Q: Are you going to continue to be in the honors program?

A: I’m going to try! You can stay in the honors program all four years, or you can drop out if you want to.

Q: How do you get around campus?

A: I mostly walk because I enjoy walking unless it’s really cold or rainy. Then I take the bus, which is actually not that bad.

Q: Do you frequently travel off campus to the town of Storrs?

A: Saying there is a town is untrue. There are mostly houses, and there is nothing to do. You can rent cars through Zipcar, which I haven’t done yet, but I don’t typically travel off campus.

Q: So what do you do instead?

A: Right next to our dorms there is this huge supercenter where there are a bunch of restaurants and shops for students. There’s no need to go anywhere else.

Q: Does nobody travel off campus then?

A: Some people definitely do, but if they do, they travel to Boston or New York.

Q: How’s the weather in Connecticut?

A: It’s honestly not that bad because I enjoy cold weather and came prepared with winter coats. But everyone says wait until it gets to the middle of the winter when it’s zero degrees Fahrenheit with wind gusts at negative 20 degrees.

Q: Have you gotten any snow yet?

A: Yes, twice already, although I think it is going to get a lot more frequent.

Q: How was the weather in Connecticut when you first arrived?

A: The humidity was awful. There is no air conditioning in our dorm, so it was just miserable.

(Photo used by permission of Belliveau)
Emma Belliveau, ’16, (middle) takes a picture with her friends in the second week of school. Belliveau said she got “married,” so she and her friends dressed up for the ceremony.

Q: Do you participate in any extracurriculars or clubs?

A: I haven’t joined any yet. I wanted to give myself time in the first semester to adjust to college life. But I do tutor middle-school students twice a week.

Q: What do you tutor students in?

A: I just help them with their homework, which is mostly math. I sometimes help them with vocabulary for English too.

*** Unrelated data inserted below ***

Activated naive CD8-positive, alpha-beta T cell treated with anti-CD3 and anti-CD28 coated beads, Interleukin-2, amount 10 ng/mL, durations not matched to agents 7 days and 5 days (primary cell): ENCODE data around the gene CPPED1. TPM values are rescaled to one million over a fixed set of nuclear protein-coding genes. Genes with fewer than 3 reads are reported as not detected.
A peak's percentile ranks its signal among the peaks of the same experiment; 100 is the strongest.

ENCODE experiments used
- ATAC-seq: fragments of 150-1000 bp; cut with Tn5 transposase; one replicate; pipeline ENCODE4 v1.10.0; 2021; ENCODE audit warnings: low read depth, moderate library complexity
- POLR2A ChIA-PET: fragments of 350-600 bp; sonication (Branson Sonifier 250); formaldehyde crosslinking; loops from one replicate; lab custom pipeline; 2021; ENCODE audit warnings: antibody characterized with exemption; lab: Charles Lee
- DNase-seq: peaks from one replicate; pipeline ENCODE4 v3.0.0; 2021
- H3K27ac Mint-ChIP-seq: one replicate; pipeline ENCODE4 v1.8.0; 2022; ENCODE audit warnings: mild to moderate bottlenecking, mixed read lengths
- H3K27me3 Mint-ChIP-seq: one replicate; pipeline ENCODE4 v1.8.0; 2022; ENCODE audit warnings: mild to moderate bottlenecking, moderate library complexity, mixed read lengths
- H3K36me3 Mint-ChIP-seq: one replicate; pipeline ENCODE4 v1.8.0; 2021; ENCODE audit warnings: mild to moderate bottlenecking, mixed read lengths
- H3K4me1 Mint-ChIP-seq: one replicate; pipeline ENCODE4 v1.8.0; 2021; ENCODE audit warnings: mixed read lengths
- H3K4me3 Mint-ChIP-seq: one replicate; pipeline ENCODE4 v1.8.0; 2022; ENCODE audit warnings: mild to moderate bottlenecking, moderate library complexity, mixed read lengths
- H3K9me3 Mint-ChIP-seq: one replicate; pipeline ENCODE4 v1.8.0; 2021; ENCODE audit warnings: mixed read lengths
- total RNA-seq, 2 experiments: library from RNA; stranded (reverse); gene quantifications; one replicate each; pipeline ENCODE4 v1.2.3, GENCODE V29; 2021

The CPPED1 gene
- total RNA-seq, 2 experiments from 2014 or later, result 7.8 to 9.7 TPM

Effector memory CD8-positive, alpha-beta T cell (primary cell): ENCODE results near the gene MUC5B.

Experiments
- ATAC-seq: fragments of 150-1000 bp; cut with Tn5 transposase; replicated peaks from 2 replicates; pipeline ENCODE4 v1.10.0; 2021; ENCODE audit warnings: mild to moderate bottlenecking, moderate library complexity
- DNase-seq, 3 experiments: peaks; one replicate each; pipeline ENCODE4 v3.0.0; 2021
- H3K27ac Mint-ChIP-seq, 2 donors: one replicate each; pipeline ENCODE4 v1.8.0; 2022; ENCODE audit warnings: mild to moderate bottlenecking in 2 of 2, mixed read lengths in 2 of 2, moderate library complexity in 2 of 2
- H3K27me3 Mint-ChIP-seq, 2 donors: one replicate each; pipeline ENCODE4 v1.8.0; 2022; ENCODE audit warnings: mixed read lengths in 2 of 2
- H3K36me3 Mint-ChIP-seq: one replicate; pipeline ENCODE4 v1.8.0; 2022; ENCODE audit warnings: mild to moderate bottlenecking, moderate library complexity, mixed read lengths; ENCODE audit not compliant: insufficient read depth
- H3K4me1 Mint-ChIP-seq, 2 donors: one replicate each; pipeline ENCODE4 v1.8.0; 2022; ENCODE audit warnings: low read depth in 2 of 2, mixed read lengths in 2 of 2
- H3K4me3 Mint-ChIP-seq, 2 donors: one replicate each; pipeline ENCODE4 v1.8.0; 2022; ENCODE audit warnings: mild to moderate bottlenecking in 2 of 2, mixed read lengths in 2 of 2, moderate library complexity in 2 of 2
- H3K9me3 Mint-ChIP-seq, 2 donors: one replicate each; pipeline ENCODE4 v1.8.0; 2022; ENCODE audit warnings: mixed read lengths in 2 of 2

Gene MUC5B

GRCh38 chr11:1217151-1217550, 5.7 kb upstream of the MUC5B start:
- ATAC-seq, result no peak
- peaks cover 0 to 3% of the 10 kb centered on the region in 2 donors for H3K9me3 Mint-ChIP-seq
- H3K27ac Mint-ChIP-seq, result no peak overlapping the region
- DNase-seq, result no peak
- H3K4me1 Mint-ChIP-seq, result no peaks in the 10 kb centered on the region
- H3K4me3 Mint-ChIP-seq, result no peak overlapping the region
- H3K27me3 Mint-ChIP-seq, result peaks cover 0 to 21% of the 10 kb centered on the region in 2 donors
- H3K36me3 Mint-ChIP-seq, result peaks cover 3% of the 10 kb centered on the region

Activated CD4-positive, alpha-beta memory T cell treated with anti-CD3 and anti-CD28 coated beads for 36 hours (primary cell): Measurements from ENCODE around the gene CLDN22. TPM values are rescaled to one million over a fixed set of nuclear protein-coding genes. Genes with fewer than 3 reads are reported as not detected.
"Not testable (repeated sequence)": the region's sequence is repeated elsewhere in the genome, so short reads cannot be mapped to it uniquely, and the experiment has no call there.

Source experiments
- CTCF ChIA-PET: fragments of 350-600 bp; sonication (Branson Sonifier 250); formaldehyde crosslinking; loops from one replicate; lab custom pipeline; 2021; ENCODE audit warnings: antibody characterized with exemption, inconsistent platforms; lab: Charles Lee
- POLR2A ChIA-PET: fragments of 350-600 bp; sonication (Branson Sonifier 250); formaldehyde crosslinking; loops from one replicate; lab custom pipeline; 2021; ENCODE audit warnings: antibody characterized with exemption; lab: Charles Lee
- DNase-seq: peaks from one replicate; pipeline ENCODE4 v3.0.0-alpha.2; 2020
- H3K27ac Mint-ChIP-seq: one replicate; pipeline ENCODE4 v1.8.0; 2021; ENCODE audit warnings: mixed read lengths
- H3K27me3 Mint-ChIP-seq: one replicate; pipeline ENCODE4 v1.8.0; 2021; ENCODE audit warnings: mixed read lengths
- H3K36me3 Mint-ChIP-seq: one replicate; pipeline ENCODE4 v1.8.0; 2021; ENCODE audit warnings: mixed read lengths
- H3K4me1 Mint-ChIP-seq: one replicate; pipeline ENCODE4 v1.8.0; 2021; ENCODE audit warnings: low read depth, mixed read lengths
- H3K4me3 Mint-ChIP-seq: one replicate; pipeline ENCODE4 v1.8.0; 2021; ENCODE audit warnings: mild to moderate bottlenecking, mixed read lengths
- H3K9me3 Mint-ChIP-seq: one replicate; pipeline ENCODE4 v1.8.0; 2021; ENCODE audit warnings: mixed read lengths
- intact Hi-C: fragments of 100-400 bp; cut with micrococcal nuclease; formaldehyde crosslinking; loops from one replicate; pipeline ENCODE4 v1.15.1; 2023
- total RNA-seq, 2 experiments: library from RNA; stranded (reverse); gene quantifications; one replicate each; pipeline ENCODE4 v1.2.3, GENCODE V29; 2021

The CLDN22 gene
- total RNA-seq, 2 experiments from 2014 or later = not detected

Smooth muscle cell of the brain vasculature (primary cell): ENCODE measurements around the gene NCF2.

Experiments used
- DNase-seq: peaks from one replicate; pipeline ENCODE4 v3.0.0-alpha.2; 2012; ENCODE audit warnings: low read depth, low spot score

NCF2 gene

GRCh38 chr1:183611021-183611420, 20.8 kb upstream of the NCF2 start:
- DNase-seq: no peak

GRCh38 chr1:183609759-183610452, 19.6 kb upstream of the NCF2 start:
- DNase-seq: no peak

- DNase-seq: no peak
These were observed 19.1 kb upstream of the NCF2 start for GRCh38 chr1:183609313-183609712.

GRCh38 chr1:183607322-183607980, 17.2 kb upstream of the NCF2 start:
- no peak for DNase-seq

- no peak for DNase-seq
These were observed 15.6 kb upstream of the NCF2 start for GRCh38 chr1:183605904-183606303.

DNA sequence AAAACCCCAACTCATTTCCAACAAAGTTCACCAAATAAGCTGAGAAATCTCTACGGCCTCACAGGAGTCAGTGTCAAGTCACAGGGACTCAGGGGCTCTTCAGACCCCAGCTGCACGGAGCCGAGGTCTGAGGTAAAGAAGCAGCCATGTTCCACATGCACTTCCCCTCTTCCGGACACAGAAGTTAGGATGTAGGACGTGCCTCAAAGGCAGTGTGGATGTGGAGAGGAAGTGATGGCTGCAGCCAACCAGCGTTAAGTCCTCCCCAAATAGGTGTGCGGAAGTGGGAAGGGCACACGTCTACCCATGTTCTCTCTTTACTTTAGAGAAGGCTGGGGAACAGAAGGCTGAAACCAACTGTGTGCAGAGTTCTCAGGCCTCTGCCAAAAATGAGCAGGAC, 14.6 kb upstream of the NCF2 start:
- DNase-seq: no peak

Q: Are you thinking about joining any extracurriculars after the first semester is over?

A: I might join the Ultimate Frisbee team, which is kind of mainstream because I feel like everyone who goes to college joins the Ultimate Frisbee team.

Q: How did you choose UConn?

A: The funny thing is that I never thought I would be here. It felt like I just ended up here on a whim. All the factors – such as the honors program and merit aid that I received –  just added up to make this school the perfect place for me.

Q: What do you like most about the school?

A: I really like the general spirit at UConn. The whole school just has a really positive attitude, and everyone is very nice. The faculty all seem like they care about you and how you’re doing, which is a little bit like Country Day.

Q: Did college live up to your expectations?

A: Yes, pretty much. I didn’t know what to expect when I arrived because I was trying not to hype it up too much and scare myself. I have been really pleased with everything.

Q: What’s your advice for the class of 2017?

A: My advice would be to try not to focus on getting into the best school because there is always this pressure, especially at Country Day, to go to a top academic school. Set aside academics and take advantage of opportunities to find a good fit for you. Look for things like a nice campus, good school spirit or additional programs that interest you. Don’t focus just on academics when choosing a school, and instead find a place that will make you happy.

By Jack Christian

Print Friendly, PDF & Email